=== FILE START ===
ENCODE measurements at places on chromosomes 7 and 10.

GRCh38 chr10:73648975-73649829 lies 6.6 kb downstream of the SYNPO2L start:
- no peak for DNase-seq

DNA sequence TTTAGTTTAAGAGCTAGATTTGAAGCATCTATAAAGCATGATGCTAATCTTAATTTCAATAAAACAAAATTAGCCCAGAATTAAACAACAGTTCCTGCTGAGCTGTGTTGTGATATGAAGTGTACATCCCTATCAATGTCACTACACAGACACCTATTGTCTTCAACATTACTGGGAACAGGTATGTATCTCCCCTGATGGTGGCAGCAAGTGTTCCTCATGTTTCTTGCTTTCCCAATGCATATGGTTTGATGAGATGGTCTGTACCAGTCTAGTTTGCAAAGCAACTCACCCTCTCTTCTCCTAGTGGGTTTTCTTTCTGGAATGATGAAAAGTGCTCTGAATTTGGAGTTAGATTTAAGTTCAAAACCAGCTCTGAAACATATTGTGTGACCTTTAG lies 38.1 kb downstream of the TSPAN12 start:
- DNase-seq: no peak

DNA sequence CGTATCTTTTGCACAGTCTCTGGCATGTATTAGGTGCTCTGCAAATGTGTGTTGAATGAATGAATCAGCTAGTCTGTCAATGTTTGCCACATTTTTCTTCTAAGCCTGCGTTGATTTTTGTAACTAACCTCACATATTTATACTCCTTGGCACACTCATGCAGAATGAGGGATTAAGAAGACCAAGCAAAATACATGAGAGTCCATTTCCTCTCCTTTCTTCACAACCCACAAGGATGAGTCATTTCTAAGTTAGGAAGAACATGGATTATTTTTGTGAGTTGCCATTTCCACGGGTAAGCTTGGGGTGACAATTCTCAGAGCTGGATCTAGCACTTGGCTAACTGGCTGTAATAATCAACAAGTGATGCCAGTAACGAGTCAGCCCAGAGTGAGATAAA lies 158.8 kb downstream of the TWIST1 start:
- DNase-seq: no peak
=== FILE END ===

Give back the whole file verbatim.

ENCODE measurements at places on chromosomes 7 and 10.

GRCh38 chr10:73648975-73649829 lies 6.6 kb downstream of the SYNPO2L start:
- no peak for DNase-seq

DNA sequence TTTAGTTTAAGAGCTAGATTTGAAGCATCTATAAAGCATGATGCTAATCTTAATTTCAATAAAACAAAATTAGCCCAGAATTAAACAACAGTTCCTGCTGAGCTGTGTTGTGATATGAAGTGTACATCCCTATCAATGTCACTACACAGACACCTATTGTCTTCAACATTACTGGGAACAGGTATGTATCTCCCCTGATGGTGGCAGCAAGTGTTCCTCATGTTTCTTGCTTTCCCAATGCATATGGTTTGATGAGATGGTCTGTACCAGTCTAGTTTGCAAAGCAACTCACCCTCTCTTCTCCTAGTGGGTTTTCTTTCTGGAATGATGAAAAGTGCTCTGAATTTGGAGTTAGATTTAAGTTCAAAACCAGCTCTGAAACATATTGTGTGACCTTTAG lies 38.1 kb downstream of the TSPAN12 start:
- DNase-seq: no peak

DNA sequence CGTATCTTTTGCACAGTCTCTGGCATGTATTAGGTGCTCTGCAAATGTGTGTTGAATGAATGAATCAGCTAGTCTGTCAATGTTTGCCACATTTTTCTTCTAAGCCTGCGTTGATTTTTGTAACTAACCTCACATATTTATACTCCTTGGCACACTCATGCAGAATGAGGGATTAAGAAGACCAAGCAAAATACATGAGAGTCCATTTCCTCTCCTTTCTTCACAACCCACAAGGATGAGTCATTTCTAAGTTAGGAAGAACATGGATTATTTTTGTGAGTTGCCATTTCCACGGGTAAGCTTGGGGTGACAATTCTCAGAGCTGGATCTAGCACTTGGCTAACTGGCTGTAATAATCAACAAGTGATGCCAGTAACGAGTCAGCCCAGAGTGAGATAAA lies 158.8 kb downstream of the TWIST1 start:
- DNase-seq: no peak